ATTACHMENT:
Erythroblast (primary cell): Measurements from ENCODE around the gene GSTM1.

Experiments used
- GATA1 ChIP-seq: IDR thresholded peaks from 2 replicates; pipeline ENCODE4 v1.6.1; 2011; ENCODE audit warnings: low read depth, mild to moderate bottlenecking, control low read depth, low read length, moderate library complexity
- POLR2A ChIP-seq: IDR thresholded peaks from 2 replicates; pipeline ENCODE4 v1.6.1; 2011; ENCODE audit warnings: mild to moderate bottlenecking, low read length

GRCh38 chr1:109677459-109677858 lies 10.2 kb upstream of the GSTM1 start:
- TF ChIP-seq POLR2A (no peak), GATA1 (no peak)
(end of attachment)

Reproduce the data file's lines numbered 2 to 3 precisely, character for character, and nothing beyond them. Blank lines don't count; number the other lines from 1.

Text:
Experiments used
- GATA1 ChIP-seq: IDR thresholded peaks from 2 replicates; pipeline ENCODE4 v1.6.1; 2011; ENCODE audit warnings: low read depth, mild to moderate bottlenecking, control low read depth, low read length, moderate library complexity